"On 18 March, the pilot of a passing aircraft reported a lava flow on the SE flank and copious ash around and above the volcano. However, an inspection on 12 April indicated that the deposit was probably formed by a rockfall from the inactive nose of of the E flank lava flow (at ~880 m altitude). The proximal part of the flow was still active. It appeared that a new thin lobe was overriding older lava in the main flow channel. An ash mantle on the upper E flank indicated that rockfalls (detected seismically) were occurring in this area. The flow was bent to the S at ~1,150 m altitude. It may be significant that the first lobe of this now compound flow terminated at about this point.

"Since 8 March (when seismic recording . . . was restored) seismicity has been dominated by relatively long-duration, low-frequency, spindle-shaped events. This activity is attributed to rockfalls on the margin of the active lava flow. Daily totals of these events ranged between ~90 and 300. Summit activity has continued to consist of moderate to strong emission of white vapour rich in sulphur dioxide."

Geologic Background. Bagana volcano, occupying a remote portion of central Bougainville Island, is one of Melanesia's youngest and most active volcanoes. This massive symmetrical cone was largely constructed by an accumulation of viscous andesitic lava flows. The entire edifice could have been constructed in about 300 years at its present rate of lava production. Eruptive activity is frequent and characterized by non-explosive effusion of viscous lava that maintains a small lava dome in the summit crater, although explosive activity occasionally producing pyroclastic flows also occurs. Lava flows form dramatic, freshly preserved tongue-shaped lobes up to 50 m thick with prominent levees that descend the flanks on all sides.

Information Contacts: C. McKee, RVO.


Concepcion (Nicaragua) — April 1989 Citation iconCite this Report

Concepcion

Nicaragua

11.538°N, 85.622°W; summit elev. 1700 m

All times are local (unless otherwise noted)


Strong fuming

During fieldwork 24 March, fuming obscured the interior of the summit crater. Most of the gas appeared to originate below a step in the crater's inner NE wall. A zone of weak fumaroles about 30 m below the rim on the inner E crater wall had a maximum surface temperature of 42°C (measured by an 8-14 micrometer bandpass infrared thermometer from a distance of about 300 m), suggesting gas temperatures of around 100°C.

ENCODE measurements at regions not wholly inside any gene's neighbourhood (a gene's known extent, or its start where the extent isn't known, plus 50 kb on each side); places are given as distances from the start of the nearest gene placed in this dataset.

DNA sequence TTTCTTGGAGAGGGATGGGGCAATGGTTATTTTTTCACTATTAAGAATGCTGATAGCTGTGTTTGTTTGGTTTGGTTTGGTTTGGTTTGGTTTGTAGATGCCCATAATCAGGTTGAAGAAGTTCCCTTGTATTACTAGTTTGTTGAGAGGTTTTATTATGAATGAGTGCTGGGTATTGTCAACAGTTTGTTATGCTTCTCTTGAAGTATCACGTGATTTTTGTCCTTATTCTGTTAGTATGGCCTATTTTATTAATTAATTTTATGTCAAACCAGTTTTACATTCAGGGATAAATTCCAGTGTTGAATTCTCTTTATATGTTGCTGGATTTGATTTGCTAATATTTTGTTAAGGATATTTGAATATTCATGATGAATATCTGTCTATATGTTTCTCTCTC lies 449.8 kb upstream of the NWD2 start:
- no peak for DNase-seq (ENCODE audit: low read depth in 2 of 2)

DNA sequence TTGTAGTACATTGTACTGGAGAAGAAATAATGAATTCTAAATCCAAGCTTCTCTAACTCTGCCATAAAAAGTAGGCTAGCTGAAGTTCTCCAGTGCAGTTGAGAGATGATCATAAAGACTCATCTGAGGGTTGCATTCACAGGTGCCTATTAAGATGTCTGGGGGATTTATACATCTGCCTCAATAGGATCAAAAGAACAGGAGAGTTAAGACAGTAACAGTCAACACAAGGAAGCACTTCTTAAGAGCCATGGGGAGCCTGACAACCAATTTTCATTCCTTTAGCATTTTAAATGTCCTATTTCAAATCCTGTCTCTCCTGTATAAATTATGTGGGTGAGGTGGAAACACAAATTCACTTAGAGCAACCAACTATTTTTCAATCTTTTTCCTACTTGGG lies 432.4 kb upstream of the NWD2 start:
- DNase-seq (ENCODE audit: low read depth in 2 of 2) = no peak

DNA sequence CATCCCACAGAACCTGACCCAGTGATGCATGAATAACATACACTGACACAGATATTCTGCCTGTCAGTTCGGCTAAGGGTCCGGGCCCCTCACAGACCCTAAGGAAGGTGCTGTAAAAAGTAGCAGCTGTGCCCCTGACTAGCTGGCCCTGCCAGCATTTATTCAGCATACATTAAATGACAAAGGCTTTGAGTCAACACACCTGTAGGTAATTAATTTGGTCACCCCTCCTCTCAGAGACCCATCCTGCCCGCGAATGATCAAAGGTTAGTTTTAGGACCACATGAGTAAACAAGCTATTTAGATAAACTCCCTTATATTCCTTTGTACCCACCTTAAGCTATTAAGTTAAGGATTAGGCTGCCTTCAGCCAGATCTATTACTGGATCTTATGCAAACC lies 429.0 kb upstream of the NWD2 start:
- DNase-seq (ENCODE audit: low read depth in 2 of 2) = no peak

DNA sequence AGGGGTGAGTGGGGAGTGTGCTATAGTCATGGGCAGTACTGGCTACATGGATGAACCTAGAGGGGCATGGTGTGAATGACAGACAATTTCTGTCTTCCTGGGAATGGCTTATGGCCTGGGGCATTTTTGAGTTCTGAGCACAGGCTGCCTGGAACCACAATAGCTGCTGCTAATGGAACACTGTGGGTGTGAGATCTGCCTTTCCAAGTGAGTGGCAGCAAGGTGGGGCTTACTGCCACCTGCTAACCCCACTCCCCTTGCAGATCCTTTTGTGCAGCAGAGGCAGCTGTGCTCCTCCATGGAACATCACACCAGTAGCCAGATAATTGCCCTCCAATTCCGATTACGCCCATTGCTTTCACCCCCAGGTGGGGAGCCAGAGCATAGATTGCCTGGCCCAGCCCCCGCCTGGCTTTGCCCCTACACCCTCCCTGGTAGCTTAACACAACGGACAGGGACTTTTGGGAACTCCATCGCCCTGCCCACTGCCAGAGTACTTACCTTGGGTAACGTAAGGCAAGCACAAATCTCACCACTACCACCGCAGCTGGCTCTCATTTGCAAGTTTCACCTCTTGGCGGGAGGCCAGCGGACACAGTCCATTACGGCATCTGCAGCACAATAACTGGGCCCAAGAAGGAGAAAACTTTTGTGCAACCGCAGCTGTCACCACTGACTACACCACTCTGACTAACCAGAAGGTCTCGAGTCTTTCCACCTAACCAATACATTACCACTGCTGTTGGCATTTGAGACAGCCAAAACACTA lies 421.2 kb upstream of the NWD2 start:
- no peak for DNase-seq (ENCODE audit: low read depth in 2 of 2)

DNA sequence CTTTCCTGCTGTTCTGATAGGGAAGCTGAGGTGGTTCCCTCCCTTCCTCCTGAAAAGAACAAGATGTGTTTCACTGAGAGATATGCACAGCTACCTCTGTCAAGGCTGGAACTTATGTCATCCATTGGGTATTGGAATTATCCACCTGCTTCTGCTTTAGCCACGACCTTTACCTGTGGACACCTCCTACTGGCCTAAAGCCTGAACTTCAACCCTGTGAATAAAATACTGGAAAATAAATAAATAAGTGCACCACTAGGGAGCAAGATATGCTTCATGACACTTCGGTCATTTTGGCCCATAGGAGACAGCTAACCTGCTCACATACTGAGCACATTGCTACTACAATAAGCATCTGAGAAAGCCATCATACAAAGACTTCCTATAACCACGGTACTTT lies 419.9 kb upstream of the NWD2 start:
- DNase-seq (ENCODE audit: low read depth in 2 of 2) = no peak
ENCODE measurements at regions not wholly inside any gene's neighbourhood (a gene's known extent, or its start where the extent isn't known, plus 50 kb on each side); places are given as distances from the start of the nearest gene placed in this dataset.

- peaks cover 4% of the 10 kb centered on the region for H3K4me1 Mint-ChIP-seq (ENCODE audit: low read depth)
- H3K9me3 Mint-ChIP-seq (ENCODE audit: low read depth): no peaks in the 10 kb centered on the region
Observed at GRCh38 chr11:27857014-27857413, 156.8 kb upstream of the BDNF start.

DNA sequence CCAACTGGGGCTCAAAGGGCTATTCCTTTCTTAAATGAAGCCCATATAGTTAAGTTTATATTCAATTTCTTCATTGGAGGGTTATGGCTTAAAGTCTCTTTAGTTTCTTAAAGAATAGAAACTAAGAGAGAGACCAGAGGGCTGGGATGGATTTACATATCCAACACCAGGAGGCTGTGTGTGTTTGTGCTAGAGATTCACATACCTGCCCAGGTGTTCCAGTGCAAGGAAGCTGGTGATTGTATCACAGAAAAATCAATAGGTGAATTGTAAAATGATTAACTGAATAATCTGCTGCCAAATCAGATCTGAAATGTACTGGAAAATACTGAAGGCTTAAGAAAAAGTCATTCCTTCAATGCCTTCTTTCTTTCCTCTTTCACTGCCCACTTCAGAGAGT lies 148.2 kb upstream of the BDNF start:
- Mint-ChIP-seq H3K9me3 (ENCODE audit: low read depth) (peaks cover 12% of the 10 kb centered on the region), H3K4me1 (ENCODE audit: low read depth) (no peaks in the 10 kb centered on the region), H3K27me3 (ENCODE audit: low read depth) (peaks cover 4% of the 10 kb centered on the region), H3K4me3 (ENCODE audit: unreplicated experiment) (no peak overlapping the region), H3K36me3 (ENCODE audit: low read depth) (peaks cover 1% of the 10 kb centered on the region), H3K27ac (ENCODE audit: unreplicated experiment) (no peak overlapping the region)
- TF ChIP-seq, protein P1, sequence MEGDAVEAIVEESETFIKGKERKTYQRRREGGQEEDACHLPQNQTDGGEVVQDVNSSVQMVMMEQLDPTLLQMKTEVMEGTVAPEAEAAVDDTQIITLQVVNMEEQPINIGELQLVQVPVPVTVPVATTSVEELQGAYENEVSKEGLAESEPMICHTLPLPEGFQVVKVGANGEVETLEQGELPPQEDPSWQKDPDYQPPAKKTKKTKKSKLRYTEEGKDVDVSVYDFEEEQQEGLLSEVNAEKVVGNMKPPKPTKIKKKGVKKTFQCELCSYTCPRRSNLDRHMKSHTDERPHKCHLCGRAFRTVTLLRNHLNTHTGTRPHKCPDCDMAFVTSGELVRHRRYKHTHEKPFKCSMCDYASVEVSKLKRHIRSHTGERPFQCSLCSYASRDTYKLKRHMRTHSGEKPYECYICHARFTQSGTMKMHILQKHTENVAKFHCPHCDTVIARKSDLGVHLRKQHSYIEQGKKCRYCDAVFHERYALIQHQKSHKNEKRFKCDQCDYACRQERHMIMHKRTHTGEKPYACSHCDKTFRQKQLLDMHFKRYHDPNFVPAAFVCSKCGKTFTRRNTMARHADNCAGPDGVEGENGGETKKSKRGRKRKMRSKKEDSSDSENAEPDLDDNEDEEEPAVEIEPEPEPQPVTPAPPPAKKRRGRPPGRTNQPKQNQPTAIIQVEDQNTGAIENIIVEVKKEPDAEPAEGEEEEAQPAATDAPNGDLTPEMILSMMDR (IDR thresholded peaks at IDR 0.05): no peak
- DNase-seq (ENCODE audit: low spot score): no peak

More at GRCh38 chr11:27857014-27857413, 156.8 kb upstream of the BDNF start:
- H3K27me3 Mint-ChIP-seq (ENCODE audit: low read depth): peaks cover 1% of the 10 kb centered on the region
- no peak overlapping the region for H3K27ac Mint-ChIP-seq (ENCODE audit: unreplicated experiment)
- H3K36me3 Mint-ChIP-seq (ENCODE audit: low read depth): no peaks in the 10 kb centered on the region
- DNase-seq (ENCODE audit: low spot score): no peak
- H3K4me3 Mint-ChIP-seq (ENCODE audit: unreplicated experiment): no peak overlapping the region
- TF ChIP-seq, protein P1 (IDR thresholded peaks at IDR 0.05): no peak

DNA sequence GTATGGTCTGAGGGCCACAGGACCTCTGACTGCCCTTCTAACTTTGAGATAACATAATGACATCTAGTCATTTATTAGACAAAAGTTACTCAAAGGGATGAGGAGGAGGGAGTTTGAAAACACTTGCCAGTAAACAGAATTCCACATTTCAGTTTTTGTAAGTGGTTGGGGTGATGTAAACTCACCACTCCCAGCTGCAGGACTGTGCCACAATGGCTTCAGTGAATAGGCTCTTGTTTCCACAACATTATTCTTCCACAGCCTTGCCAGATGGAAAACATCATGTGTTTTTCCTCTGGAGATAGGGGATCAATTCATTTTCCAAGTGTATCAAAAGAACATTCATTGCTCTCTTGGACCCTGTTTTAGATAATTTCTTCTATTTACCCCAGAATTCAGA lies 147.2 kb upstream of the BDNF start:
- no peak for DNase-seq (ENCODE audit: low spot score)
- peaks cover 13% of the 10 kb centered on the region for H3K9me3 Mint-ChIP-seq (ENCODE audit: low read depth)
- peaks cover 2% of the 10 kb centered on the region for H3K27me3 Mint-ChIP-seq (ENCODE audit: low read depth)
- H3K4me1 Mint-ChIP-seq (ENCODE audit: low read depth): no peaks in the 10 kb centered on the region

Geologic Background. Volcán Concepción is one of Nicaragua's highest and most active volcanoes. The symmetrical basaltic-to-dacitic stratovolcano forms the NW half of the dumbbell-shaped island of Ometepe in Lake Nicaragua and is connected to neighboring Madera volcano by a narrow isthmus. A steep-walled summit crater is 250 m deep and has a higher western rim. N-S-trending fractures on the flanks have produced chains of spatter cones, cinder cones, lava domes, and maars located on the NW, NE, SE, and southern sides extending in some cases down to Lake Nicaragua. Concepción was constructed above a basement of lake sediments, and the modern cone grew above a largely buried caldera, a small remnant of which forms a break in slope about halfway up the N flank. Frequent explosive eruptions during the past half century have increased the height of the summit significantly above that shown on current topographic maps and have kept the upper part of the volcano unvegetated.

Information Contacts: C. Oppenheimer, Open Univ.


Galeras (Colombia) — April 1989 Citation iconCite this Report

Galeras

Colombia

1.22°N, 77.37°W; summit elev. 4276 m

All times are local (unless otherwise noted)


Ash emission and strong seismicity; area residents alerted

Frequent ash ejection in early May was accompanied by increased seismicity (figure 1) and SO2 emission. The strong seismic swarm that began 5 April at 1000 and saturated one seismograph was not associated with eruptive activity. COSPEC measurements the next day showed a sharp rise in SO2 emission to >1,200 metric tons/day (t/d) from 30-40 t/d 19-20 March [SO2 flux rose above 1,000 t/d on four days in April, see figure 12]. Glow was observed within the active (El Pinta) vent and by mid-April rocks 2 m below the rim had reached almost 600°C. The seismic swarm and glow prompted officials to increase the alert status to "yellow." A hazard map was published in a local newspaper and residents of areas designated as hazardous were urged to move, if possible, to a safer region. As of late April, a dense water-rich gas plume continued to rise 1-2 km above the crater and low-level seismicity persisted, but no deformation was evident.

Figure (see Caption) Figure 1. Number of recorded seismic events at Galeras, 27 February-5 May 1989. Courtesy of the Observatorio Vulcanológico de Colombia and the USGS Volcano Disaster Assistance Program.

4-5 May. After 10 hours of gradual increases in both background tremor (<1 mm peak to peak) and small long-period seismic events, ash was erupted between 0613 and 0830 on 4 May. Although emission rates were low, column heights reached 3.3 km. Ash composed of lithic particles and some plagioclase crystals fell towards the SW and E; a light dusting of ash fell on Pasto (population 350,000) at the volcano's E foot. Seismicity fluctuated between low and moderate levels for the next 11 hours before ash emission resumed at 1743. There were no recognizable immediate seismic precursors but the onset of the activity was accompanied by increased tremor. The rate of ash emission was again low, with the column pulsing at times to 2.9 km height. Both the plume and tremor diminished to low levels at 1855, but ash emission continued until 1940. Most of the ash was blown SW, and 1 mm of dust-sized tephra fell on Consaca, roughly 13 km WSW of the vent. EDM lines showed no change during the activity.